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Former K.C. Chief Lindstrom stops in Great Bend
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Dave Lindstrom, Republican candidate for US Senate, stopped in Great Bend over the noon hour and met with visitors at the Great Bend Chamber of Commerce. Barton County Commissioner Jim Daily shared insights into what is needed to attract business and industry to western Kansas. Lindstrom is running for the seat that will be vacated by Senator Pat Roberts when he retires at the end of 2020.

Dave Lindstrom, a former Kansas City Chiefs defensive end and lifelong businessman, stopped in Great Bend Monday as he makes his way back to the Kansas City area after announcing he is in the running to fill the U.S. Senate seat currently held by Senator Pat Roberts. Roberts announced earlier this year that he plans to retire at the end of this term, and will not be running in 2020. 

Lindstrom noted he feels blessed to have had the opportunity to own his own business for 25 years after retiring from professional sports, all while living in Kansas.

“I think our lifestyle and quality of life, the cost of living here, is unmatched in the country, and I think that we need to take better advantage of that,” he said. “But I’m running for US Senate because I think the country is under attack.”

He pointed to three examples: socialism is being treated as a mainstream concept, border security is lacking, and the deficit continues to grow. 

His background in professional sports has prepared him to take on tough fights, and his experience as a business owner and job creator as well as his leadership experience qualifies him to serve, he said. 

Great Bend Chamber of Commerce Director Jan Peters stated Roberts leaves behind big shoes to fill, noting his focus on agriculture, and expressed her hope he would consider leadership in that key area.  

Lindstrom is from Overland Park, where he serves as a Johnson County commissioner, and also as a chairman for the Kansas Turnpike Authority and the Kansas Leadership Center, and a trustee at Johnson County Community College. He expressed pride in the community where he lives, but said his decision to announce his candidacy in Goodland in July had purpose.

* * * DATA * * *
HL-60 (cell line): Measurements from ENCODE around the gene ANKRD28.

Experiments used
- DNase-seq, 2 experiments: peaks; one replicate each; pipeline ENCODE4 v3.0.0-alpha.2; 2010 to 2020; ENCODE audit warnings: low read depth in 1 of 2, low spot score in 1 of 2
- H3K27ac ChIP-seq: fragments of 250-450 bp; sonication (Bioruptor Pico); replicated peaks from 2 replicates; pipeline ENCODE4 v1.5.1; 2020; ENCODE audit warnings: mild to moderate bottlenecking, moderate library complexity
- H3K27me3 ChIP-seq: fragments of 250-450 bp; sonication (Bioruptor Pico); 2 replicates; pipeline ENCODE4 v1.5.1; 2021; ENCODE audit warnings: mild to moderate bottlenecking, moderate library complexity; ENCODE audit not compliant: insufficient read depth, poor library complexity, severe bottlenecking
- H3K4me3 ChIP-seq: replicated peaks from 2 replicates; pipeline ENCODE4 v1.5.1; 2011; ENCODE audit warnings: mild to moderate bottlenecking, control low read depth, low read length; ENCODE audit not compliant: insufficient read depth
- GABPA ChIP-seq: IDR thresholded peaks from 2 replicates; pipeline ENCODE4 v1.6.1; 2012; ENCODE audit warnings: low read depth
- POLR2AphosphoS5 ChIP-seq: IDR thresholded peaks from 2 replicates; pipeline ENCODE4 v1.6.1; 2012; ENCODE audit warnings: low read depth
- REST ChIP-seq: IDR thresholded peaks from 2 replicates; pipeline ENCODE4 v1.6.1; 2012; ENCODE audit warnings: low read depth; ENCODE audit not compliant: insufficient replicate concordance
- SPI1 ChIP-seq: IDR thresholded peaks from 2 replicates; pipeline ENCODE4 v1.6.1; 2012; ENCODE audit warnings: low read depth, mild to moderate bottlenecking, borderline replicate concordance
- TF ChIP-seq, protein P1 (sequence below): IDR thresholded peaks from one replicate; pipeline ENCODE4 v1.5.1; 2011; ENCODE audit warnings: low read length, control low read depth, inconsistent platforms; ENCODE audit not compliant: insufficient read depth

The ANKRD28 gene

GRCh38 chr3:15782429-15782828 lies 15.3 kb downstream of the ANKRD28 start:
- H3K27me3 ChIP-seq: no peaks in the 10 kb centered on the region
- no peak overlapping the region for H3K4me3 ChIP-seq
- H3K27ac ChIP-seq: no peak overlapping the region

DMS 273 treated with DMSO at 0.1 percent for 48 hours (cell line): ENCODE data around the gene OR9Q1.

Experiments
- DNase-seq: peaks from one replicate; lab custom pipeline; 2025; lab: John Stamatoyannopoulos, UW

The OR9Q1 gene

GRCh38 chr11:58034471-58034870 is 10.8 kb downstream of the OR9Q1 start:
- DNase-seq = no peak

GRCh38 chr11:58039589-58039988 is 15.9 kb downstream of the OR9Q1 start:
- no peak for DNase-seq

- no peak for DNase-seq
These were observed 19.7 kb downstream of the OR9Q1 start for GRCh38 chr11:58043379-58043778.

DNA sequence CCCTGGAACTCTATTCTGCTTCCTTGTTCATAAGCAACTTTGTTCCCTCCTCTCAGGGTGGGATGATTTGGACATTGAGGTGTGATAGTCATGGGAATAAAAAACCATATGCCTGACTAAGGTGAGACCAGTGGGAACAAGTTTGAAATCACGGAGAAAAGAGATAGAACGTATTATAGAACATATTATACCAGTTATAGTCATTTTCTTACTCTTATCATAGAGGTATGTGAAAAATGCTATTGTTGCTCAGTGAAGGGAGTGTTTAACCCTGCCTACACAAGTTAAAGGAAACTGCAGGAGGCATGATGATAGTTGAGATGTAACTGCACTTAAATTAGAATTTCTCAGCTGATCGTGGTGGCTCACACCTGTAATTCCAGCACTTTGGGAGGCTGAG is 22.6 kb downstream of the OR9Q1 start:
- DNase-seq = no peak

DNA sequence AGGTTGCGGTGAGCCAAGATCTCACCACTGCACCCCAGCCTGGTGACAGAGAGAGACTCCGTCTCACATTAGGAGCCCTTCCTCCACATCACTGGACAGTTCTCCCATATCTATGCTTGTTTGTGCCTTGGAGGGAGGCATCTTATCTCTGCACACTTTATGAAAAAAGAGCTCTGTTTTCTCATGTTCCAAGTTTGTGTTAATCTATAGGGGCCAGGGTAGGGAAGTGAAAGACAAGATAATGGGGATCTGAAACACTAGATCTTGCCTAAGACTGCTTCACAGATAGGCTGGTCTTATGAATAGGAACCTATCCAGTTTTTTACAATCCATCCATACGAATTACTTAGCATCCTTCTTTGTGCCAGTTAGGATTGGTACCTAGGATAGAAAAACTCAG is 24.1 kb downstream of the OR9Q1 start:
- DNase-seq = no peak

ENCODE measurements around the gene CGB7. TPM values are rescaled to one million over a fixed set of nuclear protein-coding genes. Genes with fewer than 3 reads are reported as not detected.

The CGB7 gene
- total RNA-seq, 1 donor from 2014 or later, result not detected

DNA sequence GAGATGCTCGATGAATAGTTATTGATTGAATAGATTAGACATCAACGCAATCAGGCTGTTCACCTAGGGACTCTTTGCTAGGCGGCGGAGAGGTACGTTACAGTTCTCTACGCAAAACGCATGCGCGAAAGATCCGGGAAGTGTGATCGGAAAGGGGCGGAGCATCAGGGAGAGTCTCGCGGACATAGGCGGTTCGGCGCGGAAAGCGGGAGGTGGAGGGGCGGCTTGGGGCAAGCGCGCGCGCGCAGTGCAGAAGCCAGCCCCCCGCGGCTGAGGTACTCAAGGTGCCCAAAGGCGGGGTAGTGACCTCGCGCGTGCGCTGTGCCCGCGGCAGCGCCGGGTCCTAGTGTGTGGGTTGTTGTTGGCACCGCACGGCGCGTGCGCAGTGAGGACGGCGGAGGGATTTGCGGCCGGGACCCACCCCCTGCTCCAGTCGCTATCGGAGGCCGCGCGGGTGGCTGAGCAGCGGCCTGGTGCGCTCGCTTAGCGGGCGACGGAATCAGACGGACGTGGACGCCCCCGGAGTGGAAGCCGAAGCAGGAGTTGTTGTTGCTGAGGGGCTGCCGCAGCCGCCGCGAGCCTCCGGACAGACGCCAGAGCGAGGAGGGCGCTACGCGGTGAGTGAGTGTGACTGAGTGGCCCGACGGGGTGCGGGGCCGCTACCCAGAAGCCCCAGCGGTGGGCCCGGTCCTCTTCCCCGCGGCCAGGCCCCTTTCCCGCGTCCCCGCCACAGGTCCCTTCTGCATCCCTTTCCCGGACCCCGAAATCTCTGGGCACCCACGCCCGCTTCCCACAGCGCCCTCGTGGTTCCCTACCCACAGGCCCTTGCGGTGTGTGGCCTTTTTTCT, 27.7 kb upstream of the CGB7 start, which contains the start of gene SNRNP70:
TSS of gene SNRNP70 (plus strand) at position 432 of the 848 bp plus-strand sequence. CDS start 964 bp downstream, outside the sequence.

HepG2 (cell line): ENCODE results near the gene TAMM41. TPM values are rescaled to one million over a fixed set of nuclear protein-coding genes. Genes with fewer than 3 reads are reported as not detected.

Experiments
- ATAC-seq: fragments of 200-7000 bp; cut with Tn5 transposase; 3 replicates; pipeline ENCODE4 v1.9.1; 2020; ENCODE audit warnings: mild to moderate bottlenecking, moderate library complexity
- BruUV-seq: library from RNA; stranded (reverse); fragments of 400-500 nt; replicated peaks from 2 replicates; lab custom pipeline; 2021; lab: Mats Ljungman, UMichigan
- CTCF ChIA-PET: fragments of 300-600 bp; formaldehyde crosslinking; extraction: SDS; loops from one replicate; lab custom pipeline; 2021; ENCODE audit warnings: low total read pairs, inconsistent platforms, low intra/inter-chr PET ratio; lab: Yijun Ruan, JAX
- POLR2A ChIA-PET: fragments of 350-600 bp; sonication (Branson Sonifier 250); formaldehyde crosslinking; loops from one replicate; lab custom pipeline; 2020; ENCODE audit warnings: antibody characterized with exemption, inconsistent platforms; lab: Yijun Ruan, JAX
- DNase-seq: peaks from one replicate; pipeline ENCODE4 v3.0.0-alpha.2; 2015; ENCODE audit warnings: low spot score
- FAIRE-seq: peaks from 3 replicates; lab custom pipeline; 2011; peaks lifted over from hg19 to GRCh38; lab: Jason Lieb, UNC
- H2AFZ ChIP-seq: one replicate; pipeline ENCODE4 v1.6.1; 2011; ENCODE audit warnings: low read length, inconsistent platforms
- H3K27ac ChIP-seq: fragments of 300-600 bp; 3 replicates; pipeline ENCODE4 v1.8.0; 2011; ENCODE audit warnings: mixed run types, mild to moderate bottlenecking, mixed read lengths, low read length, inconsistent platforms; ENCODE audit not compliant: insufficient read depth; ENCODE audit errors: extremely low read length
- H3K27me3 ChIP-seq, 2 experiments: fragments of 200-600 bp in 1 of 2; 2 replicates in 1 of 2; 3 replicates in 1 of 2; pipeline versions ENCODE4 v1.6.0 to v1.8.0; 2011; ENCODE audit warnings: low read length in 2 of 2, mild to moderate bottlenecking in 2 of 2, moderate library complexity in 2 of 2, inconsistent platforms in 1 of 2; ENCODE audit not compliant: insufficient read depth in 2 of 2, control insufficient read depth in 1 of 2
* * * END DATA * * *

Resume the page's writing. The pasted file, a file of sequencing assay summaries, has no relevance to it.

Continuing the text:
“I went to Goodland, Kansas, because I understand that ag in the state is 40 percent of our state economy,” he said. “So, if I am so fortunate to serve as a US Senator, that’s the committee I want to be on.”

Other committees he hopes to serve on would be the Committee on Transportation and Committee on Small Business. 

Lindstrom is billing himself as a conservative advocate who is committed to building on President Donald Trump’s success and bringing a much-needed dose of Kansas values to Washington. The Tribune asked in what areas he supports the president most, and where he differs with him. 

He prefaced his response with a reference to his 40 year marriage, noting that there are areas where he and his wife disagree, but they continue to stay married. 

He said he supports Trump’s economic policies, including tariffs.

“This is the Kansas values that I talked about earlier,” he said. “Kansas farmers and ranchers are willing to suffer short term pain for long term gains, and the long term gain is simply we just want a level playing field.”

He supports Trump’s policies of national sovereignty, including a border wall and immigration policies that reward those who follow the rules. Where he disagrees with the President is on his style.

“His style is abrasive, and that’s not my style,” he said. 

Barton County Commissioner Jim Daily was at the meet and greet. Lindstrom asked him what expectations he has of his next U.S. Senator.

Daily responded the area is desperate for industry, so some kind of immigration reform is needed to supply labor, and an improved highway system in western Kansas to attract business would help. 

“Anything that we can do to improve our roadways system is going to enhance the ability to draw people and to draw industry to this area,” he said. He added bypasses are also needed to around business centers like Great Bend to lessen the impact of big trucks passing through. 

Education and entrepreneurship were also talking points.  

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David Lindstrom